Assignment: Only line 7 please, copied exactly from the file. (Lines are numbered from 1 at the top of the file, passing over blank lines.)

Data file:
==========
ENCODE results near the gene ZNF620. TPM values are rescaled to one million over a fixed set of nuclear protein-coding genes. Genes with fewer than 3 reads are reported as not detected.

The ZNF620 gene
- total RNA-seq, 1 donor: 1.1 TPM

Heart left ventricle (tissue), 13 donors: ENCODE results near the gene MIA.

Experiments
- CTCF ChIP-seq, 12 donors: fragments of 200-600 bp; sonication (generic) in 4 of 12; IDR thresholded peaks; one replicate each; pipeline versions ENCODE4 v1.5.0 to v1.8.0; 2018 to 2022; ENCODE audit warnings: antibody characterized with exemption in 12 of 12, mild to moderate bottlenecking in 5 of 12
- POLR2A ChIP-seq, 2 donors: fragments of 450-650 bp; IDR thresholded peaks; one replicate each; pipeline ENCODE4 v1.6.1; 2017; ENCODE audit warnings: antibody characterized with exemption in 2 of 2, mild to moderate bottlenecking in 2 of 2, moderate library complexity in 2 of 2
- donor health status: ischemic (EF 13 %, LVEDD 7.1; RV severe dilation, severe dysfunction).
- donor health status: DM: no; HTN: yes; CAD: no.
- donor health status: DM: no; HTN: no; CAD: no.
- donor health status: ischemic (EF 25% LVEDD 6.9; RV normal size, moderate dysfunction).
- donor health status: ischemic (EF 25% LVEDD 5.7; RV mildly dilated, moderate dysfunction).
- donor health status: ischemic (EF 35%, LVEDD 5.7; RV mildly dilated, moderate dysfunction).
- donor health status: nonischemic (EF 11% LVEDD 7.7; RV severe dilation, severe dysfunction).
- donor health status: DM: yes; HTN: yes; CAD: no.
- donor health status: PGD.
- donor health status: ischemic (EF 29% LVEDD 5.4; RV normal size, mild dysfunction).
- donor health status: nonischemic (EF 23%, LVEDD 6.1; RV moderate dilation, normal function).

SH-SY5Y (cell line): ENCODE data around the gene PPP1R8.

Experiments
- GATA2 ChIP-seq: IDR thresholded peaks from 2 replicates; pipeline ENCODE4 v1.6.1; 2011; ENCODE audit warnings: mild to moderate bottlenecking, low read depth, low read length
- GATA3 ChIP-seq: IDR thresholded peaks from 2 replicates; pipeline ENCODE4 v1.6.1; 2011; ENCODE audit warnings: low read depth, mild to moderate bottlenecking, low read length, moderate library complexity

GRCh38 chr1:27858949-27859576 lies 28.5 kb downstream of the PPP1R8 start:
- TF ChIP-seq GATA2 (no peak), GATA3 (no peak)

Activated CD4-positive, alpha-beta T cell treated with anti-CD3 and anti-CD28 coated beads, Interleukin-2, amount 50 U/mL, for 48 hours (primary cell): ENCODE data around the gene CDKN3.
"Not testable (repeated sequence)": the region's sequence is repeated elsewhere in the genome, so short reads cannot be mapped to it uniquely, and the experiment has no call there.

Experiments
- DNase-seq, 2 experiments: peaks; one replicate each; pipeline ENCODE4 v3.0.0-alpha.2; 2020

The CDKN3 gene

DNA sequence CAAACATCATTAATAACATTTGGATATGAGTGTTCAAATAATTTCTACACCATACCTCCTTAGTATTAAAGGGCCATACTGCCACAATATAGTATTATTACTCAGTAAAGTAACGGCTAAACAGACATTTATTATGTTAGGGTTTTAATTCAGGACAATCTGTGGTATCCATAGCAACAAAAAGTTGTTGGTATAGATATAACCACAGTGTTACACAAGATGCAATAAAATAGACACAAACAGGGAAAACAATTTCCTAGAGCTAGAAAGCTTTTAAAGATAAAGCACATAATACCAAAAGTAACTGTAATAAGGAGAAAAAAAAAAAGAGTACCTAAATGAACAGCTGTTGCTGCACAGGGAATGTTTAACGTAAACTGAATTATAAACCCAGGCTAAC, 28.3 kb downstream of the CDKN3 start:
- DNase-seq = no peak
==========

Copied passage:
- POLR2A ChIP-seq, 2 donors: fragments of 450-650 bp; IDR thresholded peaks; one replicate each; pipeline ENCODE4 v1.6.1; 2017; ENCODE audit warnings: antibody characterized with exemption in 2 of 2, mild to moderate bottlenecking in 2 of 2, moderate library complexity in 2 of 2